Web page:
If Down want me to manage, let's talk says Deegan

Conor Deegan in action against Dublin during the 1994 All-Ireland final
Conor Deegan in action against Dublin during the 1994 All-Ireland final

AS A proud Down man Conor Deegan says he would relish the chance to manage his county.

The two-time All-Ireland winner has been linked with the role since it was vacated by Jim McCorry last month, but he is keeping his powder dry until a call comes through from the Down county board.

Deegan has been a contender for the Mourne county's top job in the past and is again now because of an impressive track record in Dublin club football. Spells with top flight giants Kilmacud Croke’s and Ballyboden, as well as Division Two outfits Naomh Mearnóg and Skerries, gave the Downpatrick native a thorough grounding in management. Now, 'back home' after 16 years in Dublin, he is keen to try his hand at inter-county level.

“It’s my home county and I want to see Down doing well,” said Deegan, who took the reigns of Aughlisnafin at the start of the 2015 season and has guided them to the brink of promotion to Division Two with three games still to play.

“I like to think that I could bring something to help in that regard, but time will tell that tale. Is it something that I’d be interested in? Of course. I’d be very happy to sit down and talk. There has been no contact with anybody as far as I know – there certainly has been nothing with me. If they don’t phone me, that’s fine. If they do, I’ll speak to them.”

Deegan, an Allstar in 1991, won county titles with home town club Downpatrick RGU and Kilmacud Croke’s after work commitments led him to transfer to the south Dublin outfit in 1996.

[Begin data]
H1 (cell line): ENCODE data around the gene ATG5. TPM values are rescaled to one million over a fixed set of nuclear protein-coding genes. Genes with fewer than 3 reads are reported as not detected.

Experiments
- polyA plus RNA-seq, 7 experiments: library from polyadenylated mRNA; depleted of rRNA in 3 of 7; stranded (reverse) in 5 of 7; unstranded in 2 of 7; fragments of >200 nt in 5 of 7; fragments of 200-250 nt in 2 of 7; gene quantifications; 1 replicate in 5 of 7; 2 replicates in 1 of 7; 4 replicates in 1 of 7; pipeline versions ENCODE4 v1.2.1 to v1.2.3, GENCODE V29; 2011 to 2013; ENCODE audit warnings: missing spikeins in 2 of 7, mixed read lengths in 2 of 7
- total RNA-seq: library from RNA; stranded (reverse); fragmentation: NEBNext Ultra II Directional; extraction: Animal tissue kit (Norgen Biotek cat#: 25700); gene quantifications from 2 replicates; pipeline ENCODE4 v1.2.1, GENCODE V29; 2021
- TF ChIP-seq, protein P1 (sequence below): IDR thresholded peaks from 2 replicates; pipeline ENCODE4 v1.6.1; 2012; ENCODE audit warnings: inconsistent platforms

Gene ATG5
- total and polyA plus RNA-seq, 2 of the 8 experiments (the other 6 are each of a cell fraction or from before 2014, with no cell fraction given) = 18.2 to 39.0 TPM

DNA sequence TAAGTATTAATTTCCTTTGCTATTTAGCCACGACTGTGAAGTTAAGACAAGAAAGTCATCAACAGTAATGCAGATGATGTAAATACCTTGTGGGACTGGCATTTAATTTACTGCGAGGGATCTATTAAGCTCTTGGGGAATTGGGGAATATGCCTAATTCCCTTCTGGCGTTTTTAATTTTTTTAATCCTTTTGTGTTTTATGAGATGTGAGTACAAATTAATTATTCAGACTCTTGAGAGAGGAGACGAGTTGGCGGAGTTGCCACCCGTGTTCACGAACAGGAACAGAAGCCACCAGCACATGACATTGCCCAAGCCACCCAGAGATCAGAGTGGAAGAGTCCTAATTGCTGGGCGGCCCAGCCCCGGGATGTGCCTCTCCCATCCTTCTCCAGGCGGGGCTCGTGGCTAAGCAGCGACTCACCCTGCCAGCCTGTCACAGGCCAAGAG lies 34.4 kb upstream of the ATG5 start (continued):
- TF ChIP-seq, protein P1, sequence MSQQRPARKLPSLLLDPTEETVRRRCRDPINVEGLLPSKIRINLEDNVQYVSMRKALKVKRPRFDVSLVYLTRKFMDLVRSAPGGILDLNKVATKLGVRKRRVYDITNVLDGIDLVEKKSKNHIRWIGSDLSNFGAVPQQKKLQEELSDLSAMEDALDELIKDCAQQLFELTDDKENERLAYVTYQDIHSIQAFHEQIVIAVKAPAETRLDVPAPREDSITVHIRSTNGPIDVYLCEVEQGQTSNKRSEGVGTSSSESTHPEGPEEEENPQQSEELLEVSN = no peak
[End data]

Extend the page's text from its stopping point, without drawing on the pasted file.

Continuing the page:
“I have reasonable experience, there’s no doubt about that,” he said.

“You can throw my playing career on top of that and the men that I’ve worked under, so I do have experience. Whether that’s sufficient, only the county board can make that call. You have a lot of other fellas in the county – Mickey Linden, Éamon Burns… You have people sitting there who will carry as much experience as me, if not more.”

Watching games is the best way to judge the players in the county and Deegan is convinced that talent is there. For him, the key would be establishing a system that works for Down footballers.

“I’ve moved home. The last time the job came up, I was living in Dublin,” he said.

“So I’ve seen a fair bit of football around the county and I always believe we produce good footballers. Whether we produce enough at the right time together is open for debate. Having lived in Dublin and seen how Dublin organise themselves and perform, I think an awful lot is down to structures and how you set yourself up.

“Football has changed quite dramatically over the last few years. It’s now a matter of defending and getting the ball out as quickly as you can in the right manner.

“Ultimately, you want the top 25 players that you have available, but it’s about players playing to a system that suits them and it’s all about building a system that will suit the Down player. Take what Jim McGuinness did with Donegal or what Jim Gavin has done with Dublin, or what Mayo or Kerry have done. They all adopted and adapted to suit themselves and to suit what they have.

“Kerry set up with a defensive approach, but they have players who can kick the ball accurately over 40-50 yards so they can move the ball out of defence much quicker than other teams can. Dublin are different, they have more athleticism than most and they run it out of defence at breakneck pace.

“There’s so many facets that need to be brought together for anything to happen [in Down] but, where there’s a will, there’s always a way.”